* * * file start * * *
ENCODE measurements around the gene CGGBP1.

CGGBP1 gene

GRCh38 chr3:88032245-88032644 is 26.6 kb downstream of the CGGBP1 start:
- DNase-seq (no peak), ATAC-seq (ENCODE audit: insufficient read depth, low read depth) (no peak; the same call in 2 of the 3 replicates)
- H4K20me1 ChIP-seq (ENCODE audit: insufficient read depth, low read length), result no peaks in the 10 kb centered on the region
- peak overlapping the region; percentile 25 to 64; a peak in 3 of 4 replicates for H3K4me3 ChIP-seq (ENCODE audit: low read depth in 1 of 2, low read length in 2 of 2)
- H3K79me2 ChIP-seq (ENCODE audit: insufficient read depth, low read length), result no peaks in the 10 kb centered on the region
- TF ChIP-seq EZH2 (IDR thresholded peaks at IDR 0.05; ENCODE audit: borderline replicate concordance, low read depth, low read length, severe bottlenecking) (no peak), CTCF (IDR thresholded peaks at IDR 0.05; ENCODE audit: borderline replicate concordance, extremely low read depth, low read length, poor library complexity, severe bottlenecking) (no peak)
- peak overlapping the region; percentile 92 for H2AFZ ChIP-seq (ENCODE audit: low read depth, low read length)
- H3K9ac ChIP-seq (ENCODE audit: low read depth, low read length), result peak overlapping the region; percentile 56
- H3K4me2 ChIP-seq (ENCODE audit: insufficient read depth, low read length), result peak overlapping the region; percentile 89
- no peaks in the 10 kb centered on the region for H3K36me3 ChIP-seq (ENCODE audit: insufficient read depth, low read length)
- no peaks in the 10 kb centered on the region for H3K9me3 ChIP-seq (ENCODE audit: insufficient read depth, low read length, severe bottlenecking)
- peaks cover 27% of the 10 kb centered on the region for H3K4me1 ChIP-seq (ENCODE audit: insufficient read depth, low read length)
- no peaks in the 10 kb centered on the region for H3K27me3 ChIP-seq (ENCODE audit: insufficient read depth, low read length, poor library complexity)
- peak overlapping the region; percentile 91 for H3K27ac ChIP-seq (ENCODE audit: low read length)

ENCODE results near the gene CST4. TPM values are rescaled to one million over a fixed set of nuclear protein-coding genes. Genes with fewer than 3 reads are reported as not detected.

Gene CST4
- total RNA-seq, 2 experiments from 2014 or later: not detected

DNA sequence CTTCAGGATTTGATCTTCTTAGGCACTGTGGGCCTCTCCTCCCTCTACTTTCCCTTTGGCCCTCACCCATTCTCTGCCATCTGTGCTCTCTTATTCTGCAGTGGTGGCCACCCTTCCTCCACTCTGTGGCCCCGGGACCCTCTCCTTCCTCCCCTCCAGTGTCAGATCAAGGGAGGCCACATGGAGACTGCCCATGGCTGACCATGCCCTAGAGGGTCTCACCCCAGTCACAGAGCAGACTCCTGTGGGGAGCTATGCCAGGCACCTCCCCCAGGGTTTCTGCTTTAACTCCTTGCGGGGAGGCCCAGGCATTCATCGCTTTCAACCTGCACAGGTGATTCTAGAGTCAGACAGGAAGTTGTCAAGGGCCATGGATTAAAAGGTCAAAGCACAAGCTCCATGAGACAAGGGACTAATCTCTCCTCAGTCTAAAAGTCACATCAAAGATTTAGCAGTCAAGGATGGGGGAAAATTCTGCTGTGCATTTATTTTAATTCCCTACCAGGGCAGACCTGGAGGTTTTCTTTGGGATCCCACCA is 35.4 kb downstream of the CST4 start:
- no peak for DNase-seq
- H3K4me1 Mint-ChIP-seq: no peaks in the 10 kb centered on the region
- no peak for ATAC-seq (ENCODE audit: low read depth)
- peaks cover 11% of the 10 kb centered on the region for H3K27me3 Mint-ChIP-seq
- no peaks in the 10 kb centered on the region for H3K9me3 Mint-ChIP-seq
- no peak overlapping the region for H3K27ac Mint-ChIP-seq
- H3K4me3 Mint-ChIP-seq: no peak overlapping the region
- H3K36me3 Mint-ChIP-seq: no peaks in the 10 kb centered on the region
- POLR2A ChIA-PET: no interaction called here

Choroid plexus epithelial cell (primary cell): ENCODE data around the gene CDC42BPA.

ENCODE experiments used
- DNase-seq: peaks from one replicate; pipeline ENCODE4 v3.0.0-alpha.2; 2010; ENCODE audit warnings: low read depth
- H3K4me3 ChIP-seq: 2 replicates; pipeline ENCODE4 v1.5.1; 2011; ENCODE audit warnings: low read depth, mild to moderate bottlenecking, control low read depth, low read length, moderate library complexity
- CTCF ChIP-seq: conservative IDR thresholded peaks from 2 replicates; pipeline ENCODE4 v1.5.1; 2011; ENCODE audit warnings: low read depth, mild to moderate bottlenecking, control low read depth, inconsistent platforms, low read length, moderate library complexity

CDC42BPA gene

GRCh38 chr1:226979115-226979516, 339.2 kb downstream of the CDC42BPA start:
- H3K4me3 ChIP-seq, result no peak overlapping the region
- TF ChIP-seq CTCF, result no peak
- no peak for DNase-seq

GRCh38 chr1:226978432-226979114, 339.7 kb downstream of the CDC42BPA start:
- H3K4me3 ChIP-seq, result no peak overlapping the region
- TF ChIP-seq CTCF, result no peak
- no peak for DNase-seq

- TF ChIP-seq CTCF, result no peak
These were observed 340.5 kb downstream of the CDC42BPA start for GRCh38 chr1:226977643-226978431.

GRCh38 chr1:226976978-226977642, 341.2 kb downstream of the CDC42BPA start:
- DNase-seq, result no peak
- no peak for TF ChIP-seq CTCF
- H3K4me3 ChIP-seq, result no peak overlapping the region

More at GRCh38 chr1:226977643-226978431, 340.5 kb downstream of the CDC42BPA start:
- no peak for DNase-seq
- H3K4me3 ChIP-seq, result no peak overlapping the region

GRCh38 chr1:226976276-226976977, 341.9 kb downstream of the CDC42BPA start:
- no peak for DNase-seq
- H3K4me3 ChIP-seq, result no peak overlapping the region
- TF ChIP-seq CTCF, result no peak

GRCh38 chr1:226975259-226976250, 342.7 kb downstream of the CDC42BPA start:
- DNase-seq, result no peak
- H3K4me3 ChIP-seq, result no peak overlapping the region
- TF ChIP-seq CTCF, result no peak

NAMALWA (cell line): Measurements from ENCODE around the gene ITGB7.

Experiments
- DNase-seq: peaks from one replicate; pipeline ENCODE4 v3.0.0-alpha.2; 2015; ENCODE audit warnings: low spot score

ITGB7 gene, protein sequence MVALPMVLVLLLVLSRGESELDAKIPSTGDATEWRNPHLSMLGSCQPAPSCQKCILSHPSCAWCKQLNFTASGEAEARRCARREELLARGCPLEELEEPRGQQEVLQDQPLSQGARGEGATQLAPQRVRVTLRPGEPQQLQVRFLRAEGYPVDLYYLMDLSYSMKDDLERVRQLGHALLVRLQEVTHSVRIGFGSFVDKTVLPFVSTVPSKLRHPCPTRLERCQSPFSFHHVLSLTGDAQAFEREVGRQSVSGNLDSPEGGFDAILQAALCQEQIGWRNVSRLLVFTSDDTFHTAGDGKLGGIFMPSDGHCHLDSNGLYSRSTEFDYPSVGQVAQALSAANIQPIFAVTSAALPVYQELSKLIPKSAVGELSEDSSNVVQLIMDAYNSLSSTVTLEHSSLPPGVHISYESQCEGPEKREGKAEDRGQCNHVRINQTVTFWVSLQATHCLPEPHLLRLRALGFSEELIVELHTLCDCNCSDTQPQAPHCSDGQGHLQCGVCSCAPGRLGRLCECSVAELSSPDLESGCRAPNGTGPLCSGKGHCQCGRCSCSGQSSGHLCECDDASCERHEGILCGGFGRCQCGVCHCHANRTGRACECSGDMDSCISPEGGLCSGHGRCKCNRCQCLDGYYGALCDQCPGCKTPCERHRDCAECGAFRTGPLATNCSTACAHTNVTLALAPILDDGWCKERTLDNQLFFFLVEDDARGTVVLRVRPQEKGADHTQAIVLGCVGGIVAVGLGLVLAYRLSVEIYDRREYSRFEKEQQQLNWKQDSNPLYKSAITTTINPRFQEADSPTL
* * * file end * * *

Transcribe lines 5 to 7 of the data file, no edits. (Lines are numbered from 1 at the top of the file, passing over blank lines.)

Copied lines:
- H4K20me1 ChIP-seq (ENCODE audit: insufficient read depth, low read length), result no peaks in the 10 kb centered on the region
- peak overlapping the region; percentile 25 to 64; a peak in 3 of 4 replicates for H3K4me3 ChIP-seq (ENCODE audit: low read depth in 1 of 2, low read length in 2 of 2)
- H3K79me2 ChIP-seq (ENCODE audit: insufficient read depth, low read length), result no peaks in the 10 kb centered on the region